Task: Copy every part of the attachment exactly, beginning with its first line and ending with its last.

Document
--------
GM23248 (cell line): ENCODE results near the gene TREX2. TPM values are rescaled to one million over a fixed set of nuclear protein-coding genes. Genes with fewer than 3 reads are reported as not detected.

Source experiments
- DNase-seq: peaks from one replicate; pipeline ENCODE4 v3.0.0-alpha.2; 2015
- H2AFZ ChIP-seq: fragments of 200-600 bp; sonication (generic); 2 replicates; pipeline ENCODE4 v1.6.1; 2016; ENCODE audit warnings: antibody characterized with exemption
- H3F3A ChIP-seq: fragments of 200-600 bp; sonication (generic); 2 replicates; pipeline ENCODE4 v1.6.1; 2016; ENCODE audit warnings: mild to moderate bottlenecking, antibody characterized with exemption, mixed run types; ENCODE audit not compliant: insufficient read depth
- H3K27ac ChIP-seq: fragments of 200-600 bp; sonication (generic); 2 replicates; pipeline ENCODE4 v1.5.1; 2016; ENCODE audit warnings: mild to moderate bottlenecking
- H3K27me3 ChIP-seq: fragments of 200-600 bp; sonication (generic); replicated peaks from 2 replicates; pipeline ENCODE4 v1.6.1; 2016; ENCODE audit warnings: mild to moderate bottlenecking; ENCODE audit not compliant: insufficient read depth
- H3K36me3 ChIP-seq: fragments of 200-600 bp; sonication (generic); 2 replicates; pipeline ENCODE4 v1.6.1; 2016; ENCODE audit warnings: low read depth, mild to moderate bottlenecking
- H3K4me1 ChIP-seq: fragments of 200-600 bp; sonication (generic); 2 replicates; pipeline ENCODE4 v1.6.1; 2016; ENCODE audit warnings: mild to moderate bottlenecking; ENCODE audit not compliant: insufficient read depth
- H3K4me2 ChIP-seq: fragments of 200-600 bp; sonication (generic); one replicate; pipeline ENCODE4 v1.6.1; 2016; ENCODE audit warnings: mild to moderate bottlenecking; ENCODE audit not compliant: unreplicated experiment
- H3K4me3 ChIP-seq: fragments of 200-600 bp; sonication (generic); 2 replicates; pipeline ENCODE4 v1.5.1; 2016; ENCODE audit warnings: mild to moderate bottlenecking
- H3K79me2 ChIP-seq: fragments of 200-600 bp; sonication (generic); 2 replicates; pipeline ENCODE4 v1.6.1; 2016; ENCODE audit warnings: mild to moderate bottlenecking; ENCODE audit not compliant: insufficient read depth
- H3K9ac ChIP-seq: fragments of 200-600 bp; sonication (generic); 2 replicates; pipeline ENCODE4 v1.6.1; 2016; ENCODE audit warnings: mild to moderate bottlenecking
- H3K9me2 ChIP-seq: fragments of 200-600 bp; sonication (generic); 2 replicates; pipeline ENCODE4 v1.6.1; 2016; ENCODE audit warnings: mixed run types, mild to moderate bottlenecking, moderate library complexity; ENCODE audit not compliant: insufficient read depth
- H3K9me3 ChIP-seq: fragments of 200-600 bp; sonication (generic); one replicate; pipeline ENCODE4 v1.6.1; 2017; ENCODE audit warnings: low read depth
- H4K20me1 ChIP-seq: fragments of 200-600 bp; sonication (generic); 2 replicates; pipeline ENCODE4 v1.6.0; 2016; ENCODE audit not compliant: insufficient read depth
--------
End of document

GM23248 (cell line): ENCODE results near the gene TREX2. TPM values are rescaled to one million over a fixed set of nuclear protein-coding genes. Genes with fewer than 3 reads are reported as not detected.

Source experiments
- DNase-seq: peaks from one replicate; pipeline ENCODE4 v3.0.0-alpha.2; 2015
- H2AFZ ChIP-seq: fragments of 200-600 bp; sonication (generic); 2 replicates; pipeline ENCODE4 v1.6.1; 2016; ENCODE audit warnings: antibody characterized with exemption
- H3F3A ChIP-seq: fragments of 200-600 bp; sonication (generic); 2 replicates; pipeline ENCODE4 v1.6.1; 2016; ENCODE audit warnings: mild to moderate bottlenecking, antibody characterized with exemption, mixed run types; ENCODE audit not compliant: insufficient read depth
- H3K27ac ChIP-seq: fragments of 200-600 bp; sonication (generic); 2 replicates; pipeline ENCODE4 v1.5.1; 2016; ENCODE audit warnings: mild to moderate bottlenecking
- H3K27me3 ChIP-seq: fragments of 200-600 bp; sonication (generic); replicated peaks from 2 replicates; pipeline ENCODE4 v1.6.1; 2016; ENCODE audit warnings: mild to moderate bottlenecking; ENCODE audit not compliant: insufficient read depth
- H3K36me3 ChIP-seq: fragments of 200-600 bp; sonication (generic); 2 replicates; pipeline ENCODE4 v1.6.1; 2016; ENCODE audit warnings: low read depth, mild to moderate bottlenecking
- H3K4me1 ChIP-seq: fragments of 200-600 bp; sonication (generic); 2 replicates; pipeline ENCODE4 v1.6.1; 2016; ENCODE audit warnings: mild to moderate bottlenecking; ENCODE audit not compliant: insufficient read depth
- H3K4me2 ChIP-seq: fragments of 200-600 bp; sonication (generic); one replicate; pipeline ENCODE4 v1.6.1; 2016; ENCODE audit warnings: mild to moderate bottlenecking; ENCODE audit not compliant: unreplicated experiment
- H3K4me3 ChIP-seq: fragments of 200-600 bp; sonication (generic); 2 replicates; pipeline ENCODE4 v1.5.1; 2016; ENCODE audit warnings: mild to moderate bottlenecking
- H3K79me2 ChIP-seq: fragments of 200-600 bp; sonication (generic); 2 replicates; pipeline ENCODE4 v1.6.1; 2016; ENCODE audit warnings: mild to moderate bottlenecking; ENCODE audit not compliant: insufficient read depth
- H3K9ac ChIP-seq: fragments of 200-600 bp; sonication (generic); 2 replicates; pipeline ENCODE4 v1.6.1; 2016; ENCODE audit warnings: mild to moderate bottlenecking
- H3K9me2 ChIP-seq: fragments of 200-600 bp; sonication (generic); 2 replicates; pipeline ENCODE4 v1.6.1; 2016; ENCODE audit warnings: mixed run types, mild to moderate bottlenecking, moderate library complexity; ENCODE audit not compliant: insufficient read depth
- H3K9me3 ChIP-seq: fragments of 200-600 bp; sonication (generic); one replicate; pipeline ENCODE4 v1.6.1; 2017; ENCODE audit warnings: low read depth
- H4K20me1 ChIP-seq: fragments of 200-600 bp; sonication (generic); 2 replicates; pipeline ENCODE4 v1.6.0; 2016; ENCODE audit not compliant: insufficient read depth